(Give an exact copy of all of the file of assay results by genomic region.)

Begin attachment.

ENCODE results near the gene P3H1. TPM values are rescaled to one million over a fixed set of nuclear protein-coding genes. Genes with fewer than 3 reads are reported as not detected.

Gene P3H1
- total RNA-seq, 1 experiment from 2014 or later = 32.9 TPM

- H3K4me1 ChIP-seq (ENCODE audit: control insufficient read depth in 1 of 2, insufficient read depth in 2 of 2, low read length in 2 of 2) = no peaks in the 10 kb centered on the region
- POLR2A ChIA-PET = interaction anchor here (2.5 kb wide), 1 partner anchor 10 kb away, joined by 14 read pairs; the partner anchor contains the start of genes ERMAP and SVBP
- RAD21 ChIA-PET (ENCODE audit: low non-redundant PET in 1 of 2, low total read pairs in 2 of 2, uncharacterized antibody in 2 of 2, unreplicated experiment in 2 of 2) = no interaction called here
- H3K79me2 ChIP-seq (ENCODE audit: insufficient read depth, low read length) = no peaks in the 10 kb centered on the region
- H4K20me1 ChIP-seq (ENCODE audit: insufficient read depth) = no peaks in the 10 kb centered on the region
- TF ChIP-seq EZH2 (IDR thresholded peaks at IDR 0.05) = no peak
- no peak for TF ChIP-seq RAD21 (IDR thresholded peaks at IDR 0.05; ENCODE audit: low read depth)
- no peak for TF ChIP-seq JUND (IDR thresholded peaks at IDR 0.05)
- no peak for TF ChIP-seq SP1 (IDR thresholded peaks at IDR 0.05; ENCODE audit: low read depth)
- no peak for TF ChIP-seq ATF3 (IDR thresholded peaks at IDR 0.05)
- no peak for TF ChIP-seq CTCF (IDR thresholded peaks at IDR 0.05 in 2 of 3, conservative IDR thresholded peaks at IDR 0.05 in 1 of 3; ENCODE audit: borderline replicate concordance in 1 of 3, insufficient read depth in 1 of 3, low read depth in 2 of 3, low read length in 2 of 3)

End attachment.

ENCODE results near the gene P3H1. TPM values are rescaled to one million over a fixed set of nuclear protein-coding genes. Genes with fewer than 3 reads are reported as not detected.

Gene P3H1
- total RNA-seq, 1 experiment from 2014 or later = 32.9 TPM

- H3K4me1 ChIP-seq (ENCODE audit: control insufficient read depth in 1 of 2, insufficient read depth in 2 of 2, low read length in 2 of 2) = no peaks in the 10 kb centered on the region
- POLR2A ChIA-PET = interaction anchor here (2.5 kb wide), 1 partner anchor 10 kb away, joined by 14 read pairs; the partner anchor contains the start of genes ERMAP and SVBP
- RAD21 ChIA-PET (ENCODE audit: low non-redundant PET in 1 of 2, low total read pairs in 2 of 2, uncharacterized antibody in 2 of 2, unreplicated experiment in 2 of 2) = no interaction called here
- H3K79me2 ChIP-seq (ENCODE audit: insufficient read depth, low read length) = no peaks in the 10 kb centered on the region
- H4K20me1 ChIP-seq (ENCODE audit: insufficient read depth) = no peaks in the 10 kb centered on the region
- TF ChIP-seq EZH2 (IDR thresholded peaks at IDR 0.05) = no peak
- no peak for TF ChIP-seq RAD21 (IDR thresholded peaks at IDR 0.05; ENCODE audit: low read depth)
- no peak for TF ChIP-seq JUND (IDR thresholded peaks at IDR 0.05)
- no peak for TF ChIP-seq SP1 (IDR thresholded peaks at IDR 0.05; ENCODE audit: low read depth)
- no peak for TF ChIP-seq ATF3 (IDR thresholded peaks at IDR 0.05)
- no peak for TF ChIP-seq CTCF (IDR thresholded peaks at IDR 0.05 in 2 of 3, conservative IDR thresholded peaks at IDR 0.05 in 1 of 3; ENCODE audit: borderline replicate concordance in 1 of 3, insufficient read depth in 1 of 3, low read depth in 2 of 3, low read length in 2 of 3)